What about mercury in vaccines?

Yes, multi-dose vials of the flu vaccine do contain thimerosal, which is a mercury-based preservative. However, there’s still absolutely no cause for concern. Thimerosal can metabolize into ethylmercury,* which doesn’t bioaccumulate (in other words, it’s cleared out of your body fairly quickly). Methylmercury is the more dangerous form that can build up in the food chain and cause mercury poisoning because it doesn’t leave the body easily. There isn’t enough mercury in a single shot to cause any adverse health effects, and since it leaves the body quickly, it doesn’t add up over time if you get the flu shot each year. There’s also absolutely no link between thimerosal and autism. If you’re still concerned for whatever reason, you can still use the nasal flu vaccine or a single-dose injection if your doctor has them, since those versions don’t use preservatives.

*I know the chemical prefixes don’t mean much to most people, but think of it like the difference between ethyl alcohol (ethanol) and methyl alcohol (methanol). Ethanol is in all alcoholic beverages and is basically safe to consume in moderation; ingesting even a tiny amount of methanol can quickly cause blindness or death since it metabolizes into formaldehyde and then formic acid. A tiny change in the chemical formula can make a huge difference.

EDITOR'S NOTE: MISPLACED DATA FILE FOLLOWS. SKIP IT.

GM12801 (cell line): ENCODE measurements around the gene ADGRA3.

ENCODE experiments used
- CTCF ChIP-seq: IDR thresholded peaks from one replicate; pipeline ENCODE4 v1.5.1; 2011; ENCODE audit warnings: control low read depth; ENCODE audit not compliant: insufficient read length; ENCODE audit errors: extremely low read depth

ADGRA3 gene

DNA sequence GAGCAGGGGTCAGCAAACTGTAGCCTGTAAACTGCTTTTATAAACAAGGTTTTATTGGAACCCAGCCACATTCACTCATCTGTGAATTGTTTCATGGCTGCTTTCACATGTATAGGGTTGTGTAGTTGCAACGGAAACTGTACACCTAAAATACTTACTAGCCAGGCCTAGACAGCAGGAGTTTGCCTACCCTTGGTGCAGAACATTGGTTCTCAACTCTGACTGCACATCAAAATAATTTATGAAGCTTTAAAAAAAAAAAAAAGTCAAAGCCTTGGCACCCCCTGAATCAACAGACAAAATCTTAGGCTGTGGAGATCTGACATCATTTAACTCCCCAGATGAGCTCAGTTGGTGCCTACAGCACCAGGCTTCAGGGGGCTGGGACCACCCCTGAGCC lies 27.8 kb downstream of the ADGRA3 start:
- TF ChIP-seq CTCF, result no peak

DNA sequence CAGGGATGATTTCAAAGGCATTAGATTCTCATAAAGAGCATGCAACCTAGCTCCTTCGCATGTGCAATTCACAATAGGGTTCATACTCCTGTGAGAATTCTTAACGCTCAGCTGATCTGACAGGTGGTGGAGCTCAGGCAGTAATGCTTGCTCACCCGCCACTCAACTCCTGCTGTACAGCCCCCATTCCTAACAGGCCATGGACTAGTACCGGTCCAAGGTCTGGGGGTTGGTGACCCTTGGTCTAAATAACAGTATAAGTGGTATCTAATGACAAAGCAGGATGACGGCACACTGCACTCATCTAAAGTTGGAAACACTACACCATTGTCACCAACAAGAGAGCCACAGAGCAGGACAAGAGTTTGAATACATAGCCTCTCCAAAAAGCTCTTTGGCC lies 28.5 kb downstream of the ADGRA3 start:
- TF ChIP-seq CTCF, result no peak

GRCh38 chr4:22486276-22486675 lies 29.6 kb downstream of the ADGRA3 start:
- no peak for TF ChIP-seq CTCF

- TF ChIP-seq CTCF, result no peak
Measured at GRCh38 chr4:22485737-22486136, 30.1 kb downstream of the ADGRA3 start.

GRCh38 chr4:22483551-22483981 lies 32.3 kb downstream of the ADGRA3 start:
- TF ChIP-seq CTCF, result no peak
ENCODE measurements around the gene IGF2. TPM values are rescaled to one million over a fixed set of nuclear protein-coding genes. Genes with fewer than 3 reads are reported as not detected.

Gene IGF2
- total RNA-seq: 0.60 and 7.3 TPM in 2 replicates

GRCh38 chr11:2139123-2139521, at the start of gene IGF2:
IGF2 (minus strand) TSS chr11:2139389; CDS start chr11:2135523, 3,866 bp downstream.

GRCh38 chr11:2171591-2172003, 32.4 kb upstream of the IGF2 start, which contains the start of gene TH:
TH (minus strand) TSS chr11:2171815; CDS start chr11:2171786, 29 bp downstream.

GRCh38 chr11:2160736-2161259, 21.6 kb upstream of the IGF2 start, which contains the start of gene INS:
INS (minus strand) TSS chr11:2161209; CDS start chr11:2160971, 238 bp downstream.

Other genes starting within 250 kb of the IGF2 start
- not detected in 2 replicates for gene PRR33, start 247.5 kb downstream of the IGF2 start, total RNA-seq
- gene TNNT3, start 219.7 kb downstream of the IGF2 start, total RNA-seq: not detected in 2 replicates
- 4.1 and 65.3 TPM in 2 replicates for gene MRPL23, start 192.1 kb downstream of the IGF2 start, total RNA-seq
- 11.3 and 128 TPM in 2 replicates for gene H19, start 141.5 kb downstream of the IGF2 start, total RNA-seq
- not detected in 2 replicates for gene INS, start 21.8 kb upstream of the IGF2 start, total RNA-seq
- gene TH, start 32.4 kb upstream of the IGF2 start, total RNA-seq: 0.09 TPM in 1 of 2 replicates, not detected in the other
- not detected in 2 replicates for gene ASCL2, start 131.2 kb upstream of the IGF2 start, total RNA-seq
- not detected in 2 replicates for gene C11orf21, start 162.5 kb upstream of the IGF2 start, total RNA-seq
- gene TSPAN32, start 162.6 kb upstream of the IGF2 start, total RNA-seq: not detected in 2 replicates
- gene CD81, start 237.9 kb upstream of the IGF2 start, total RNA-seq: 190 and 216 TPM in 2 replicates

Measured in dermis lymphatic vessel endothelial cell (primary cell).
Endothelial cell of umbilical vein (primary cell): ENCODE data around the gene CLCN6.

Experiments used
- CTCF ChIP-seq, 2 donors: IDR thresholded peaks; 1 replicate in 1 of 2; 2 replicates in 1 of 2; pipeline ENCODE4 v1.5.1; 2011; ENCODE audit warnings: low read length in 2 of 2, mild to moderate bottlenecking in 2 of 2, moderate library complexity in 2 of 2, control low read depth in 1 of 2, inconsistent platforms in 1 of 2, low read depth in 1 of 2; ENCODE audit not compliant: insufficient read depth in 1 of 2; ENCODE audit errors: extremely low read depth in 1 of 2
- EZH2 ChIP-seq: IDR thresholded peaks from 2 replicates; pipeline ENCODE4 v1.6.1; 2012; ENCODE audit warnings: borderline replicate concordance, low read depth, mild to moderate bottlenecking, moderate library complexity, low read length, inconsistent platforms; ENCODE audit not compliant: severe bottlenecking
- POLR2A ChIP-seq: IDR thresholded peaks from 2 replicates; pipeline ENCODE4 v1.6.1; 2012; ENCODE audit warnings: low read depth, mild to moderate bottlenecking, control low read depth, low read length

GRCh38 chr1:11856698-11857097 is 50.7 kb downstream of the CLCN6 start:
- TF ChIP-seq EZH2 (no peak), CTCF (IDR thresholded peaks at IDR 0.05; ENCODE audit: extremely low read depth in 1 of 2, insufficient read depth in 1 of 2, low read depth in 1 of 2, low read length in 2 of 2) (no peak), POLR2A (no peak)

But I got the shot last year!

Sorry, you still need a new one. As mentioned above, the flu mutates quickly and different strains are common each year. Even if you’re immune to previous years’ flu strains, there’s probably a new strain that you aren’t covered for. Of course you don’t have to get a shot each year, but getting the flu sucks much worse than just getting the vaccine.

If money’s a concern, keep in mind that the Affordable Care Act requires insurance companies to cover flu shots (and many other vaccines) with no copay or hit to your deductible so long as you get them in-network. If you don’t have insurance, look for local programs that provide free or low-cost vaccines. After all, treating the flu is much more expensive than the vaccine, especially when you take into account the time you might have to miss work or school to recover or care for sick family members.

But I still don’t know what to do!

Talk to your doctor. If you’re still concerned about the vaccine in general, or you have a specific health concern such as pregnancy or a chronic condition, they’ll help you figure out the safest course of action.

By [E] Hillary

Hillary is a giant nerd and former Mathlete. She once read large swaths of "Why Evolution is True" and a geology book aloud to her infant daughter, in the hopes of a) instilling a love of science in her from a very young age and b) boring her to sleep. After escaping the wilds of Waco, Texas and spending the next decade in NYC, she currently lives in upstate New York, where she misses being able to get decent pizza and Chinese takeout delivered to her house. She lost on Jeopardy.